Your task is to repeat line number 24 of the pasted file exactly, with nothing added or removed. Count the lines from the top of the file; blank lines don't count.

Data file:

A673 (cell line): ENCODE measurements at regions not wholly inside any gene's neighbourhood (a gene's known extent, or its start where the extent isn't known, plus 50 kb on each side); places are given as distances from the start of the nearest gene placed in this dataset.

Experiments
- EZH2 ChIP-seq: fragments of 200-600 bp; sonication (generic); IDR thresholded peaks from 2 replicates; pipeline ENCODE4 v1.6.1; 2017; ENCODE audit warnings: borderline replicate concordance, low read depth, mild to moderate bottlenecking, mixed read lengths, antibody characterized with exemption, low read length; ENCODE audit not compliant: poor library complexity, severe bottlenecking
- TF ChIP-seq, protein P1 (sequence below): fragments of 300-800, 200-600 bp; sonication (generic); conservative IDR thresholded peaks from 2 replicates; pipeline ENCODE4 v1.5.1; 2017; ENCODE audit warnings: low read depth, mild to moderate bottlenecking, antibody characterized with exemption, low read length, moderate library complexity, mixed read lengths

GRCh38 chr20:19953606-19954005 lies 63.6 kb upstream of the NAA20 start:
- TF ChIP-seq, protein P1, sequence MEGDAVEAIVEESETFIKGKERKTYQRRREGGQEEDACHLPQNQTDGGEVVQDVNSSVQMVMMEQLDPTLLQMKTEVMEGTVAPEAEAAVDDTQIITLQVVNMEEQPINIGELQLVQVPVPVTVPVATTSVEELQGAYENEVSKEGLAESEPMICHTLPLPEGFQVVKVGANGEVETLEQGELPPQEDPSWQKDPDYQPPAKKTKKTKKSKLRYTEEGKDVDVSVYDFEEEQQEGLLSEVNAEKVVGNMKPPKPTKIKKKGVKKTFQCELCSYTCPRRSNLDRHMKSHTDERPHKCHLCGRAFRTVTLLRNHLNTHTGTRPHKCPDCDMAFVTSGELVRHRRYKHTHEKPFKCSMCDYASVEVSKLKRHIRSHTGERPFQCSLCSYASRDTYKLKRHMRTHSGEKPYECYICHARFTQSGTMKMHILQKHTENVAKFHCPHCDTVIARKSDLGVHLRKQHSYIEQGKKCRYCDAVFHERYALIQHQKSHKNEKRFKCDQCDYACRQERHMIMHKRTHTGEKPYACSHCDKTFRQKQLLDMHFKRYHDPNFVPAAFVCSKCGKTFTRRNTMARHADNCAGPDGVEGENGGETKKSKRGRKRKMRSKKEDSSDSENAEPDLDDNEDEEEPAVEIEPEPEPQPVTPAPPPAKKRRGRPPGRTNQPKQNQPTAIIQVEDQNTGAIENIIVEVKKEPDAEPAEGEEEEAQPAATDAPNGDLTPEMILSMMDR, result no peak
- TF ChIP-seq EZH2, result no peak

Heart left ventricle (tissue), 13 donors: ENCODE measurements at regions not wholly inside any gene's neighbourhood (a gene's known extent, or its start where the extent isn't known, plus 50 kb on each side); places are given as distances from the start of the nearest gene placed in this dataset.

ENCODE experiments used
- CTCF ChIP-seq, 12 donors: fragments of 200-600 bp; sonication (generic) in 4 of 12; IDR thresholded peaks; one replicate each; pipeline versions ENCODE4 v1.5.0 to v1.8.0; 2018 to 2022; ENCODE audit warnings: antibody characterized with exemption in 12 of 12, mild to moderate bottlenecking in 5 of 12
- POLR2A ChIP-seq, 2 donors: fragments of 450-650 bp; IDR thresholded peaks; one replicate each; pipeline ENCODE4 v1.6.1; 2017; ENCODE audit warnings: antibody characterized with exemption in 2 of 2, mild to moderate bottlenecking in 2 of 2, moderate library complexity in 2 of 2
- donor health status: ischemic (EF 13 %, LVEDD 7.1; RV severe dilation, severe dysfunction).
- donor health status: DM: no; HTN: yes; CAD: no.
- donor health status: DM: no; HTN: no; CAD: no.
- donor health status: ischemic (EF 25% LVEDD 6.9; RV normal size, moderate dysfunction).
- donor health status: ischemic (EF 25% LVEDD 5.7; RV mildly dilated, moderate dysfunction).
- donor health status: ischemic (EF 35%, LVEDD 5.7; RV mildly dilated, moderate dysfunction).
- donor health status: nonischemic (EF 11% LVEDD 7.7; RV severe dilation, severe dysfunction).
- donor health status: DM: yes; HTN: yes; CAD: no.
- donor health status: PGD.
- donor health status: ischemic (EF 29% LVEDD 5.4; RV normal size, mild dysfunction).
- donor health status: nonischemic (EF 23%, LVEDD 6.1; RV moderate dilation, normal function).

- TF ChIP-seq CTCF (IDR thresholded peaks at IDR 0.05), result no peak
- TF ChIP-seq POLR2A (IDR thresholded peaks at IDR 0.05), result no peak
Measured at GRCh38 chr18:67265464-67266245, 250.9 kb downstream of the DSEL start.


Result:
- TF ChIP-seq POLR2A (IDR thresholded peaks at IDR 0.05), result no peak